Serbian party fears the loss of autonomy under planned international reforms.
“The sooner, the better,” he said.
Bosnia was the only country in the Balkans without any formal links to the EU bloc.
Rehn’s decision rewards a last-minute agreement to reform, and eventually unify, the country’s ethnically divided police forces.
The Bosnian government agreed the merger plan after years of disagreement over an issue that the EU said was essential before it agreed to closer ties.
The peace agreement that ended three-and-a-half-years of war in 1995 divided the country into a Serb Republic and a Bosniak-Croat Federation and each have their own police force.
Merger reforms were blocked by lingering mistrust between the two regions, set up at the end of the brutal 1992-95 war. Bosnian Serbs especially opposed it as an erosion of their autonomy.
|Olli Rehn said the formal signing of the accord
would only follow necessary reforms [AFP]
Since 1995, almost all the ethnically divided structures of government have been merged, including the army, in which Serbs, Muslim Bosnians and Croats serve together, but not the police forces.
The police reform deal was finally secured when Miroslav Lajcak, Bosnia’s powerful international administrator and Slovak diplomat, proposed wide-ranging reforms to voting practices.
The changes would have meant an end to tactics blocking legislation frequently adopted by Bosnian Serbs.
Lajcak said he would impose the change on December 1 if politicians failed to introduce it themselves and faced with an ultimatum, the two sides agreed a watered-down compromise over both voting and police reforms.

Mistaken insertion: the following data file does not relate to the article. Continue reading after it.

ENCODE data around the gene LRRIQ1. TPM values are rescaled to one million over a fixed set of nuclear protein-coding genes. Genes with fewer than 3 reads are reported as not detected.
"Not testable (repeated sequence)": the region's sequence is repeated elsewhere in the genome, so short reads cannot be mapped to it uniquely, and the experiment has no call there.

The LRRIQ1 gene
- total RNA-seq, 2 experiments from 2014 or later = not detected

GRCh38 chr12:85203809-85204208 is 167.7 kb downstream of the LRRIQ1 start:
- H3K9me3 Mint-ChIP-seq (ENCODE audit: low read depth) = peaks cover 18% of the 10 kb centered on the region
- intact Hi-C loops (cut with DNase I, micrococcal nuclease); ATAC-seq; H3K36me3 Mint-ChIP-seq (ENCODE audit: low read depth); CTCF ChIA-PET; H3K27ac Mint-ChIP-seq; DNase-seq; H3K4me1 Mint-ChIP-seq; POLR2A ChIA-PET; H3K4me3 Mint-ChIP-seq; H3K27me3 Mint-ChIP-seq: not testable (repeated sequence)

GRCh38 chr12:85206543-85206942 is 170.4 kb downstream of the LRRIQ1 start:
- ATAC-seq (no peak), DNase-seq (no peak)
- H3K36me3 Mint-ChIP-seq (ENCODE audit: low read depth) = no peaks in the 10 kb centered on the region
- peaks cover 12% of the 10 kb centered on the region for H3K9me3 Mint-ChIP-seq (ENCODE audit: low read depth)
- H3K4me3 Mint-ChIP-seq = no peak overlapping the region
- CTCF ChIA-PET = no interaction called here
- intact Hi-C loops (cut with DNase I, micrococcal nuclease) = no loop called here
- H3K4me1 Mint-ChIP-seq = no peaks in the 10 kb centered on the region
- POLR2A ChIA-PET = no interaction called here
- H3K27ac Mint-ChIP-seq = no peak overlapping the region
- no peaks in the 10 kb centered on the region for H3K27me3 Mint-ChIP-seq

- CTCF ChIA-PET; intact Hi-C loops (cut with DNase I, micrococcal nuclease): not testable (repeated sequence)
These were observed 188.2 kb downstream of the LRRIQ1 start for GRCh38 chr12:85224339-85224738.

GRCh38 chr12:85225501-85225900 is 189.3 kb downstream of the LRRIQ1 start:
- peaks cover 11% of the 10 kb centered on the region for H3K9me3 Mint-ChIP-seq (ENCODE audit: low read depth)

The measure had for years been the main pre-condition of the EU for Bosnia to sign the SAA, the first step to membership.
Based on the preliminary political deal on police reform, Bosnia’s central cabinet is now supposed to draft a plan to set up police bodies at the state level, as Brussels wants.
The initialling of the SAA comes after a month of tension and increasingly inflammatory rhetoric.
Nikola Spiric, an ethnic Serb, resigned as prime minister on November 1, accusing Lajcak of threatening Bosnian Serb autonomy by pushing for a voting system that could mean they are outvoted by the other ethnic groups.
Lajcak said he only meant to speed up reforms – often blocked by parties boycotting parliament sessions.
Despite threats to completely walk out of government, the Bosnian Serbs accepted Lajcak’s proposals without explanation on Friday and moved quickly onto discussions on police reform.
The Bosnian presidency has a chair that rotates every eight months, and according to the country’s constitution, the presidency consists of three members – currently, Nebojsa Radmanovic (Serb; chairman) elected from the Republica Srpska, and Zeljko Komsic (Croat), and Haris Silajdzic (Bosniac), both from the Federation.
|Bosnian tripartite: Komsic, left, Silajdzic, second left, and Radmanovic, far right [AFP]|